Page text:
Definition: To think differently or from a new perspective

Example: Lloyd really had to think outside the box to find a believable explanation for his lack of trousers at the church service.


There are a number of variations on this idiom. You can think ‘beyond the box‘, ‘out of the box‘, or in Australia, ‘outside the square’.

Its origin appears to come very late in the history of the English language, specifically from business speech in the 1970s and 80s. A popular on the spot challenge in management companies was solving the ‘9 dot puzzle‘, where you had to attempt to join the 9 dots of a grid with 4 straight lines- no lifting of the pen or retracing of lines allowed. The puzzle itself is much older, first appearing in print in 1914. The solution to the challenge (spoilers ahead!) is using the lines beyond the extent of the dots themselves, or the perceived box they form.

Iddy appears to be thinking very hard indeed outside of this particular box. He is. That’s because he’s been kicked out of his apartment by his landlord for practising the tuba in the early morning hours. If he doesn’t think of a solution to his problem, he’s going to be sleeping in that box tonight. And there’s no room in there for his tuba.


Definition: Something heard but then immediately forgotten.

Example: The traffic cop’s advice to Slim went straight in one ear and out the other. So twenty minutes later, he received another speeding ticket from another traffic cop.


A version of this phrase goes all the way back to the first century AD and ancient Rome. Educator and orator Quintilian is quoted as having said ” The things he says flow straight through the ears”. Over the intervening centuries, the phrase slowly changed until it is what we know today. Who knows, in another few centuries, it may change again. That’s the thing about language. It’s always in a state of flux.

Despite his apparent lack of ears, advice is constantly going in one side of Iddy’s head and out the other. As well as assorted small flying creatures.




Heard it on the grapoevine

Definition: Something heard unofficially or indirectly through rumour and gossip

Example: Sally heard it through the grapevine that her husband had gone to a sing-along screening of ‘Frozen‘ without her.


You can hardly hear this idiom without immediately humming along to the classic track by Marvin Gaye; it’s just that synonymous.

And what do you know…. we have a definitive origin for it.! So please read it as you hum….

It’s American, from the 1800s, and has to do with the newfangled technology that was sweeping the nation at the time: the telegraph. It was a mammoth undertaking in its day. Thousands of miles of telegraph poles and wires crossing vast distances, It was thought the combination of regularly positioned poles and the wires strung between them resembled the poles and strings used in vineyards to train and grow the grapes, so the telegraph lines soon became referred to as the grapevine. In the Civil War, rumours were spread via the telegraph, and so was born the phrase!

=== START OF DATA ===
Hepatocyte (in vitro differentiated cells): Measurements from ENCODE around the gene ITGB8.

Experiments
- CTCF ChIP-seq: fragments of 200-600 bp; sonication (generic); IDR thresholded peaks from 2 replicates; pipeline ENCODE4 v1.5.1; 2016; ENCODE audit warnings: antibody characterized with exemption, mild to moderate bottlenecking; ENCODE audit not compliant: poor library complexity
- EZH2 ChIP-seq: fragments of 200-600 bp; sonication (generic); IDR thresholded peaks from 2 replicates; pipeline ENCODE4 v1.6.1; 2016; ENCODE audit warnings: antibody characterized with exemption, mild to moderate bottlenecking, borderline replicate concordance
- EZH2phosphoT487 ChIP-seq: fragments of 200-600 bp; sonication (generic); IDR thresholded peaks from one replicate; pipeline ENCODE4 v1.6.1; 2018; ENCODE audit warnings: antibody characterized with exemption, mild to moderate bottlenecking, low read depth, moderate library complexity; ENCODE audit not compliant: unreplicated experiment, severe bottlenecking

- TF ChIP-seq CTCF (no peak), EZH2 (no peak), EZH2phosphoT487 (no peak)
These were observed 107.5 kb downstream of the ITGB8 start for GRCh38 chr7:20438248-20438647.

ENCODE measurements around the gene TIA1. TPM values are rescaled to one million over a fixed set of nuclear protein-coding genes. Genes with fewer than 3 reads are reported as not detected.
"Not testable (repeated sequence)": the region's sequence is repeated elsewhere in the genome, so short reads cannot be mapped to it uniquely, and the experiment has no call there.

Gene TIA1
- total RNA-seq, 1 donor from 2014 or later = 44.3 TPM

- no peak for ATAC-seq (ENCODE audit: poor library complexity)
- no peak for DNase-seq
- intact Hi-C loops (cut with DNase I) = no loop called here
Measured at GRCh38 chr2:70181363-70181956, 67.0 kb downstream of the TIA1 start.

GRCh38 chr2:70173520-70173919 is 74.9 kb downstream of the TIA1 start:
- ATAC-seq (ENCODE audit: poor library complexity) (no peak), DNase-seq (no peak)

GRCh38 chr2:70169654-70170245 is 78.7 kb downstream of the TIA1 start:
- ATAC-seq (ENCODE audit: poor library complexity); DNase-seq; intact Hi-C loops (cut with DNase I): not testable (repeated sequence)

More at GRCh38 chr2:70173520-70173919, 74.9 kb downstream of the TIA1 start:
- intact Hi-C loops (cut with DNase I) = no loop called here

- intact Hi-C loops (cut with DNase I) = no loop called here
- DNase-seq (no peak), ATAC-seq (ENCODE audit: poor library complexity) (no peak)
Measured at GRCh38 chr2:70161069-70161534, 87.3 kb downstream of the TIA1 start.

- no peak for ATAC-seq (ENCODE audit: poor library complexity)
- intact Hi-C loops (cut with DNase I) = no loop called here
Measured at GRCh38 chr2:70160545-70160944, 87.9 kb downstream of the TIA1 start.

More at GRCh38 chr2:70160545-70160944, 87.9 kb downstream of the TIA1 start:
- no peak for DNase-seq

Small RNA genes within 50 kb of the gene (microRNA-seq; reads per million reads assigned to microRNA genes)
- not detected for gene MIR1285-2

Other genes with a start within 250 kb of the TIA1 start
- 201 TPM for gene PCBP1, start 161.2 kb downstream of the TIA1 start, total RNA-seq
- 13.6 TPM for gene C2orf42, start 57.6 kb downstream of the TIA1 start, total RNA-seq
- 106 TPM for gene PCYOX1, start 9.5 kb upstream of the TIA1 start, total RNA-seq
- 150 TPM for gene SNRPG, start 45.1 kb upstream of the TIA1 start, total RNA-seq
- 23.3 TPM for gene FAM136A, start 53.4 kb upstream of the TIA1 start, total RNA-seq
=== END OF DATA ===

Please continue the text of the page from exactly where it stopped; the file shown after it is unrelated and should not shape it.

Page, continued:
Iddy’s particular grapevine is a noisy little lot, but they do have some juicy gossip to spread!


Definition: To reach or exceed expectations or standards, often used negatively.

Example: Roger couldn’t cut the mustard and was eliminated from the World Tiddlywinks Championships in the first hour.


There have been many attempts to relate this phrase to ‘passing muster’, where soldiers are approved on the parade ground or by their skill set, but alas, that explanation hasn’t really gained any credible acceptance. It doesn’t seem to ‘cut the mustard’. Sorry. Just had to say it. There have also been suggestions that it might have to do with the actual harvesting of the crop, but yet again, there seems to be no basis for this.

It does seem to originate in late nineteenth century America, and come from the long established use of the word ‘mustard’ as a superlative. Its use meant to add spice or zing to something, just like the condiment itself. There are earlier related phrases: to be ‘keen as mustard’, or to be genuine and ‘proper mustard’.

The word itself comes from the Latin mustum, which in English became must, the juice squeezed from grapes before it is made into wine. Mustard gained its name because originally, its seeds were ground into paste with the must to make the condiment.

Give it a few minutes, but Iddy will eventually realise that to get into this particular big yellow bottle, all he needs to do is open the top and squeeze…